From the very minute we find out we're pregnant we whisper all sorts of heart based promises to our little beans vowing to keep them healthy, safe and protected. But somehow, somewhere along the line in our quest to protect and provide the best for our little bundle of joys, we have been misled and convinced that we need to smother them in antibacterial, chemical based unnatural and synthetically fragranced products.
We have been led to believe that our gorgeous little cubs should smell like Johnson and Johnson’s baby powder, baby oil and bedtime bath bubbles and instilled with a fear of germs, believing that sickness lurks on every doorknob, shopping trolly, kitchen sink and school bag – that the only way to protect our babies is to sterilise and Detol wipe the world they live in!! But for me, what I believe to be the biggest crime here, is that not only we have been led to believe these products are necessary, but that they are safe.
Like the entirety of the personal care industry, the baby care industry is mostly self regulating, which means that the vast majority of what you are using on your child has never been tested for its safety in human health, let alone its synergistic (all the chemical ingredients) effect.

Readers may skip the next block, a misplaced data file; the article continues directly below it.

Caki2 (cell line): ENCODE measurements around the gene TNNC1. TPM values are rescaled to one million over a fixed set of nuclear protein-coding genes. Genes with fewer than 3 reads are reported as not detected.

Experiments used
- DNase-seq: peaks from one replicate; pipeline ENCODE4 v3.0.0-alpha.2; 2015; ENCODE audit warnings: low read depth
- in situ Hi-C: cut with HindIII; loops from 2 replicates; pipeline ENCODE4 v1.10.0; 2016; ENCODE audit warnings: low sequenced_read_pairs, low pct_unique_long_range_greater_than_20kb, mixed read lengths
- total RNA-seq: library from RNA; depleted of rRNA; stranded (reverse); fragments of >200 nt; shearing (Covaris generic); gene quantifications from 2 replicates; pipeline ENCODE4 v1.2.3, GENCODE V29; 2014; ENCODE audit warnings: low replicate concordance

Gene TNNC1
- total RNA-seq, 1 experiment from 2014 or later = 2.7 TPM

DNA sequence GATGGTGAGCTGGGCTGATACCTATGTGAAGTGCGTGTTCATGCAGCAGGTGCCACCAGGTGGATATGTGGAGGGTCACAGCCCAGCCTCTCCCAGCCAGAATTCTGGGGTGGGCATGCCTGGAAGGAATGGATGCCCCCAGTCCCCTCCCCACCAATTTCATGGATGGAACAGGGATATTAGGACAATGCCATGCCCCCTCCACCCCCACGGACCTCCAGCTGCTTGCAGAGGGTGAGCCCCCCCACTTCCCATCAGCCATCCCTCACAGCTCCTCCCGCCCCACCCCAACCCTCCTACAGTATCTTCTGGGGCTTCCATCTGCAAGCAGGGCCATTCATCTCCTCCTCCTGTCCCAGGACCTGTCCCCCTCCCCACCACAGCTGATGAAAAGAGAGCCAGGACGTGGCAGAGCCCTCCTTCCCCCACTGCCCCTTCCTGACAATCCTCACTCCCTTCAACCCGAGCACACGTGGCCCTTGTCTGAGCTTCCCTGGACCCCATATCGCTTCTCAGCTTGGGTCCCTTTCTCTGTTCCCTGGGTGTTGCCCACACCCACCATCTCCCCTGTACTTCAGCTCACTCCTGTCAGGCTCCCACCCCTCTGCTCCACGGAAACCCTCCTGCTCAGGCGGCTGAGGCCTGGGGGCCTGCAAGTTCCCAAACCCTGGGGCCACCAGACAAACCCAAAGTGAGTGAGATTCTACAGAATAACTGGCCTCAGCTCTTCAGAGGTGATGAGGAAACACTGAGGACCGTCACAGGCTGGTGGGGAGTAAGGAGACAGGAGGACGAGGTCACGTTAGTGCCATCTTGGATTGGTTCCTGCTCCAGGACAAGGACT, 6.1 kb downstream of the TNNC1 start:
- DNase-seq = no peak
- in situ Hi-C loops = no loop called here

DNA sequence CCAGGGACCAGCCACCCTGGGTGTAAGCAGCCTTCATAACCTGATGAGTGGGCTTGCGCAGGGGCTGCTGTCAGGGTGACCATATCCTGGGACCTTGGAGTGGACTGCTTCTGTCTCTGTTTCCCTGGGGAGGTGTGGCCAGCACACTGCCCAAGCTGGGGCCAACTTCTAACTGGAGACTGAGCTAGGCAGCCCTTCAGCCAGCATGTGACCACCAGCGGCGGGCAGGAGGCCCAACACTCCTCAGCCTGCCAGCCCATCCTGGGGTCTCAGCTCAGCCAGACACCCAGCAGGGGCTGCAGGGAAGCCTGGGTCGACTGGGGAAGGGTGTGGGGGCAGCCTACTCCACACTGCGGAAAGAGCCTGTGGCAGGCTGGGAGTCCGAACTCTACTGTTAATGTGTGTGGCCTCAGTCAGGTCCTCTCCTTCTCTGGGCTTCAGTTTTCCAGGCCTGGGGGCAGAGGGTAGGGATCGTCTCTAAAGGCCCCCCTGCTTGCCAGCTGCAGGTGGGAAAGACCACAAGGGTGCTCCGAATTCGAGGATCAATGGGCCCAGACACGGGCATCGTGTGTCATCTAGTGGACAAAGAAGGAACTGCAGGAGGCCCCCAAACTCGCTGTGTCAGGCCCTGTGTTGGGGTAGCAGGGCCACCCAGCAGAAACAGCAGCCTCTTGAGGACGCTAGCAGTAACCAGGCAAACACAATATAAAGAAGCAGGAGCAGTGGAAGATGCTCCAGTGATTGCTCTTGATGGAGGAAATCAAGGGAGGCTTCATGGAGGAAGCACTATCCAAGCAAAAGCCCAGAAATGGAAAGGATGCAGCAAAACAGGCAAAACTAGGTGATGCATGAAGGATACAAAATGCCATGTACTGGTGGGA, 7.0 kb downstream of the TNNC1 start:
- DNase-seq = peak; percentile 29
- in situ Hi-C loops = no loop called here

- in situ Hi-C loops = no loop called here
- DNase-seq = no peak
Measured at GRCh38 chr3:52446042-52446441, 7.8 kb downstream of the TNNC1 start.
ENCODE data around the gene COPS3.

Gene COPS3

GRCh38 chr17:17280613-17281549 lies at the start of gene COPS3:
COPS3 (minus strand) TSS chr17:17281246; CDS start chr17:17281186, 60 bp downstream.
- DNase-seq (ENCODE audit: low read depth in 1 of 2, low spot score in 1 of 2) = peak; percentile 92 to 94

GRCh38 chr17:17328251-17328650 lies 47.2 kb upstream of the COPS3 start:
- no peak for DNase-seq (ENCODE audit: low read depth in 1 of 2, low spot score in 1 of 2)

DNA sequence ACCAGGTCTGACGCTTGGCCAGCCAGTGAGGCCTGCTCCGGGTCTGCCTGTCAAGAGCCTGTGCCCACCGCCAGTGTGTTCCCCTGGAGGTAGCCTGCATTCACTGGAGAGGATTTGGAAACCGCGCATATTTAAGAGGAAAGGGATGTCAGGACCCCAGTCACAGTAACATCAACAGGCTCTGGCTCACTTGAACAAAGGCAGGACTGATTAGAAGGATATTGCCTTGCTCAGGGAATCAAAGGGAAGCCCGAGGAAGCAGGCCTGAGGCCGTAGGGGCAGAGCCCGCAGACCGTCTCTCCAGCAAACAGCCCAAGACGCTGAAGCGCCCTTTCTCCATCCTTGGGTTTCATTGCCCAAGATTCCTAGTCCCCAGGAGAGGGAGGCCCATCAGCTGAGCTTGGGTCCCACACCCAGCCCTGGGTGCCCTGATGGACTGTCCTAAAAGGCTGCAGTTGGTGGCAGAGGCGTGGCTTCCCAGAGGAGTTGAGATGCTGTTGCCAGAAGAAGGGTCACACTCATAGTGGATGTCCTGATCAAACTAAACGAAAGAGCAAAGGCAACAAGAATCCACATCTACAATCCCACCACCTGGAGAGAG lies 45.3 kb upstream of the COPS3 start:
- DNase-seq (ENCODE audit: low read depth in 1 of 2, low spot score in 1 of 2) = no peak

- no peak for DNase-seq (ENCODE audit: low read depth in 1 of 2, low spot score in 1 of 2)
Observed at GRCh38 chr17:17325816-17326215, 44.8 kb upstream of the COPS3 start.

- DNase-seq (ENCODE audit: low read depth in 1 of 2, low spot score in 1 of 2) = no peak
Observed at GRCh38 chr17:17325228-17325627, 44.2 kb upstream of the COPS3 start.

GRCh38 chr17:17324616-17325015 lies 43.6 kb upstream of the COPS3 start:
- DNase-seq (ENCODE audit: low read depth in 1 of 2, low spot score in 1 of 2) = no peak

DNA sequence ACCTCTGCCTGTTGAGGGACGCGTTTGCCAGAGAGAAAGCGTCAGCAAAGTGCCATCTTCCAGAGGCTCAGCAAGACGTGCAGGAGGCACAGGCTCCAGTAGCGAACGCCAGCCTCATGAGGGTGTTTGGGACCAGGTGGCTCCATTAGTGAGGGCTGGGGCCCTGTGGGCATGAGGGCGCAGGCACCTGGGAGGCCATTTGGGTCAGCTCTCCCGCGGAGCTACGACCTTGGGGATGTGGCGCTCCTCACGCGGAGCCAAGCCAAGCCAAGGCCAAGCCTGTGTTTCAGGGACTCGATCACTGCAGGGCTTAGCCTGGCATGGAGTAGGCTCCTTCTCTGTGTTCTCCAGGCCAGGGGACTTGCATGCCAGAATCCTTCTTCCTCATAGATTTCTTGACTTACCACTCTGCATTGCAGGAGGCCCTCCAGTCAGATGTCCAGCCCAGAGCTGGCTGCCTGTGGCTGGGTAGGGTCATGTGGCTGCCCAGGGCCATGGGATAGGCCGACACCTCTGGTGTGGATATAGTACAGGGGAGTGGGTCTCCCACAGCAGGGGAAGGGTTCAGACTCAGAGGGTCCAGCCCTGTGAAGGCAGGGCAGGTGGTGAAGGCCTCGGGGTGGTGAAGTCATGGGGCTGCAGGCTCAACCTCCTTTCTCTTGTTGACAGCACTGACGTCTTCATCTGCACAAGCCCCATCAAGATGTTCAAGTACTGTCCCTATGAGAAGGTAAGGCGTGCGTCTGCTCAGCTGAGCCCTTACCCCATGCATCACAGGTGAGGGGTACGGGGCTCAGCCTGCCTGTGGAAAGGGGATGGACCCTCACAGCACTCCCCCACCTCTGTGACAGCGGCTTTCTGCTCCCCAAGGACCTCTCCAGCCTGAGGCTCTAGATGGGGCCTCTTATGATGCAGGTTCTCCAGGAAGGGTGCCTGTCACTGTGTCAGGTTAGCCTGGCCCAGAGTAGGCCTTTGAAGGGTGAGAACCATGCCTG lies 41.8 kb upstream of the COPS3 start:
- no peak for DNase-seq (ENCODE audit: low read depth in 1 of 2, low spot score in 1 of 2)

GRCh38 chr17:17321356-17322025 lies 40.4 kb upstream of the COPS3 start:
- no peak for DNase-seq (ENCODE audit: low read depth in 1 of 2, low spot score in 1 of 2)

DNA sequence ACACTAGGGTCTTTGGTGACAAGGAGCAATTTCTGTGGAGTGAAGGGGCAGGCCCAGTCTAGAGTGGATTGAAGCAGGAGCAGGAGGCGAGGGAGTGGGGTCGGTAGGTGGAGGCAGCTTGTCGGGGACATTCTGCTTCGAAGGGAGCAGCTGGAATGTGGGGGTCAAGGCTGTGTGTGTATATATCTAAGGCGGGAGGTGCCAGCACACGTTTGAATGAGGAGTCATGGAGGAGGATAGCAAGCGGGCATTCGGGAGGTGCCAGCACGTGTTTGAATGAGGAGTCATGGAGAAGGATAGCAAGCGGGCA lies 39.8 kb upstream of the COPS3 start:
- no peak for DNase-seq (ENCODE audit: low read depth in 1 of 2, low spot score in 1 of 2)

From their immature immune and detoxification systems to the fact that they intake far more chemicals and toxins per kg of body weight than adults, there are multiple reasons for why our little ones are more susceptible and vulnerable to toxins and should be better protected.
"The processes of absorption, distribution, metabolism and elimination of environmental contaminants within a child’s body are considered less advanced than those of adults, making them more susceptible to disease outcomes following even small doses."
(Ferguson et, al., 2016)
When it comes to my philosophy on raising children and babies in a toxic society, I believe LESS is MORE. Less products, less chemicals, less impact, less things and if you can't eat it, it probably shouldn't go on your skin.
So in an effort to increase awareness around what we are using, and what we should avoid, and in the spirit of reducing chemical exposures, I feel it only fitting to start with our most used baby product – The baby wipe - the go to for everything from poo to vomit!
THE BABY WIPE
I think it is important to note that I am not suggesting we go back to dragging around a bag of rags every time we leave the home, although I do give extra points to those who do, but to understand that there are some nice alternatives that you can use. When we support these companies doing the right thing, we encourage others to jump on board and provide us with better and safer products. Its all about reducing exposures where we can, and if you could opt for a safer product – why wouldn’t you, right?